BEYOND THE HEADLINES: Keep your eyes on the road

And in the knock me over with a feather department, people are addicted to their automobiles

And in the knock me over with a feather department, people are addicted to their automobiles.

I’m not sure what the City of Vernon was expecting when it commissioned a $32,000 household travel survey, but there hasn’t been a mass conversion to alternate modes of transportation.

“It doesn’t seem like it’s working,” said Coun. Catherine Lord of efforts to shift residents from vehicles to bicycles, walking and transit.

No kidding, especially if you have found yourself at virtual gridlock on 32nd Street, by Safeway, and praying you may eventually reach 43rd Avenue to make a right-hand turn. Or, there’s trying to turn left on to 30th Street as a steady stream of traffic on 25th Avenue means you wait through a couple of red lights.

The survey shows the number of drivers in Vernon has gone from 69.4 per cent in 2007 to 70 per cent in 2013, while transit, school, bus, walking, cycling and other forms of transportation have gone from a combined 13.2 per to 13.8 per cent.

It’s quite likely more people would love to park their cars given skyrocketing fuel costs and bulging wastelines. The reasons for lacing up the runners or strapping on the bike helmet make complete sense.

That is, of course, until a little thing called life gets in the way.

“We have a family of six. What are we supposed to do, bike to Superstore and somehow manage to haul 10 bags of groceries back?” said resident Chris VanderMolen on The Morning Star’s Facebook page.

And waiting for the bus may not be all that convenient when you have to pick up a kid from school and get them to their math tutor or job within half-an-hour, or have just a few minutes to drop one off at karate and the other at dance. Families have very active schedules these days.

There have also been suggestions that single-occupancy vehicles could be abandoned if more people walked or cycled to work, but what time would you have to wake up and leave your Okanagan Landing or Foothills home to hoof it to your job downtown or at the north end?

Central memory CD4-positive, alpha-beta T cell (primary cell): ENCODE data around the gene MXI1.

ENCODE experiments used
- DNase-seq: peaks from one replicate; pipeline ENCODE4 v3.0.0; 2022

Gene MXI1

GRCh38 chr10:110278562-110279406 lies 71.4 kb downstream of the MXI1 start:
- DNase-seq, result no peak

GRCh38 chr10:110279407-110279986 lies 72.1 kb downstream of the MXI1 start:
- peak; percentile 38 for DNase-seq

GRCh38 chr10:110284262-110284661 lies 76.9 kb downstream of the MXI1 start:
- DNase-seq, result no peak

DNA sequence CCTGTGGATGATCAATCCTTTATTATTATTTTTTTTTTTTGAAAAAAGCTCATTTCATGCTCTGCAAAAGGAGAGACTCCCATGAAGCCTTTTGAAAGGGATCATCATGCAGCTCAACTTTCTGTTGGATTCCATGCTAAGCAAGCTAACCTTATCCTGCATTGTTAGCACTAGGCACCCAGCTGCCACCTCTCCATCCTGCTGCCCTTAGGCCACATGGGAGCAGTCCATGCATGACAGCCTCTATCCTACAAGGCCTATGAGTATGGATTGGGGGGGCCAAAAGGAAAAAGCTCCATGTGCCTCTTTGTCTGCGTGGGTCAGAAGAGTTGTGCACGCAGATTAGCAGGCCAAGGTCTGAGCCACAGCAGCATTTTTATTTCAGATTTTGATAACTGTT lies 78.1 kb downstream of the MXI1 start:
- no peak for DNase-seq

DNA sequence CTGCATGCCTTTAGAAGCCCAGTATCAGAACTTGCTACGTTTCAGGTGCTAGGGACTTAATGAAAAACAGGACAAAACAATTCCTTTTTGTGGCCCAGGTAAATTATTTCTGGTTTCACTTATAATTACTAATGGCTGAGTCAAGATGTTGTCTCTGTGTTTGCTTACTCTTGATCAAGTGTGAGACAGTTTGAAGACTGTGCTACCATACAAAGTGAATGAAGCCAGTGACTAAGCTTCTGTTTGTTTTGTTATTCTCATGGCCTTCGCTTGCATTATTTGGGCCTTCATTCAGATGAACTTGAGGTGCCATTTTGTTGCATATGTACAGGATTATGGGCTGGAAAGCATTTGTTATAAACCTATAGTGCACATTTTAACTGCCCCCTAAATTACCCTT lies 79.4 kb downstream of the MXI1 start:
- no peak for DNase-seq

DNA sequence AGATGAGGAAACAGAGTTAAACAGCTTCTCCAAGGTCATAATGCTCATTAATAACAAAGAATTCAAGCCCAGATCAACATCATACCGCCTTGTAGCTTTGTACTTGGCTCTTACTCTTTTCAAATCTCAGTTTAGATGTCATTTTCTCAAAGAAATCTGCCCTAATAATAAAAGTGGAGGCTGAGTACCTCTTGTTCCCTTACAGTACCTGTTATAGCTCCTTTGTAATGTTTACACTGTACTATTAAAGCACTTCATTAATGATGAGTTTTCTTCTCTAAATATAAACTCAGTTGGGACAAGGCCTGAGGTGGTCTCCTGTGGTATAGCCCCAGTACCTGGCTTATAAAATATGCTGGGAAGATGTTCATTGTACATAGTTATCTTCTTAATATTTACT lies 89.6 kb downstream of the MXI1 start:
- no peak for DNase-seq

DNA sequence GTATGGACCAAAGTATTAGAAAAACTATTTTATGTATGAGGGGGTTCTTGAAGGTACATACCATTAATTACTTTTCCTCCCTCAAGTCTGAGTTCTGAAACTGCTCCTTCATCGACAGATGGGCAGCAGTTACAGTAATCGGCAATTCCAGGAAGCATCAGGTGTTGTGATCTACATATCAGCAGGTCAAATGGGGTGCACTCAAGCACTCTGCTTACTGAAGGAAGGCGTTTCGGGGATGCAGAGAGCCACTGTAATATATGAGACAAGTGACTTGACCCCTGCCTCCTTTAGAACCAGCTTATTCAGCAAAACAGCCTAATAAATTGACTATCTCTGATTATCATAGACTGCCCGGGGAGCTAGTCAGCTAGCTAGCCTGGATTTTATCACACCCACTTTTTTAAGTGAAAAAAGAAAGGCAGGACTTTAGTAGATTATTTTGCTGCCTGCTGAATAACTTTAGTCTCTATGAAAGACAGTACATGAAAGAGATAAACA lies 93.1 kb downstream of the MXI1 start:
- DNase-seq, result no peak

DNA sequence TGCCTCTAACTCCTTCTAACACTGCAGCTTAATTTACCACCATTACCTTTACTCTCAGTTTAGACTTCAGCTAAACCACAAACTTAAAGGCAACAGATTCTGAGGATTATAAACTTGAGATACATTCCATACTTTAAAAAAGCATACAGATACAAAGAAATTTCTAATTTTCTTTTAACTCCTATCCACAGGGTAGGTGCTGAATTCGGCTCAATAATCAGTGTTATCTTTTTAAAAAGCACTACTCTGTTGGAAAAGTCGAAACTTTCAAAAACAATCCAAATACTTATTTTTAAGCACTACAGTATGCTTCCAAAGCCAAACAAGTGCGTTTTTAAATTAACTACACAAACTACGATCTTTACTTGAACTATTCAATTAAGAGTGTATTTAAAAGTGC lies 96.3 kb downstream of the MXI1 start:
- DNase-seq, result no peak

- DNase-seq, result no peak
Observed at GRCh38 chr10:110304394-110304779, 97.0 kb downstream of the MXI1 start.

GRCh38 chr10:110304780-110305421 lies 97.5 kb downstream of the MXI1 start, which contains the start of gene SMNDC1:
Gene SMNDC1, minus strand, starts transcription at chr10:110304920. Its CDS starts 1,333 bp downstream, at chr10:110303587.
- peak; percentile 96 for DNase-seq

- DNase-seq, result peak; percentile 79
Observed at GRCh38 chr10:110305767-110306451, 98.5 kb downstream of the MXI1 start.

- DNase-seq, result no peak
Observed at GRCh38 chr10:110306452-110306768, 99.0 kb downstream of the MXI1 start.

And then there is an aromatic issue.

“It’s not realistic to think people will just change clothes and be ready to work after sweating the climbs (hills) here,” said another resident on Facebook.

In a presentation to city council, survey author Clark Lim said, “It’s a very walkable city and there’s a great downtown core. You can get many places without the automobile.”

I’m not sure where Lim calls home, but it’s obvious he hasn’t spent a lot of time lugging shopping bags from the mall to Mission Hill or Bella Vista.

With the survey in hand, city staff will now use the results to analyze trip patterns and greenhouse gas emissions, as well as establish future targets and update traffic growth models.

Also under scrutiny will be evolving demographics as more seniors may lead to fewer cars on the road and extra bums on the bus.

However, many seniors remain behind the wheel well into their 80s and 90s, so the link between an aging population and alternate modes of transportation may be slow to materialize, if at all.

In the end, investments should continue to be made in transit and pedestrian trails as they are extremely critical to easing traffic congestion. The fact that walking increased by 23.7 per cent between 2007 and 2013 is impressive, as is the doubling of those using transit or cycling.

But at the same time, city officials cannot forget the very realistic situations that families, workers and active seniors must face on a daily basis.

The need for vehicles won’t disappear any time soon and long-term planning must ensure that travel networks keep us all driving firmly ahead.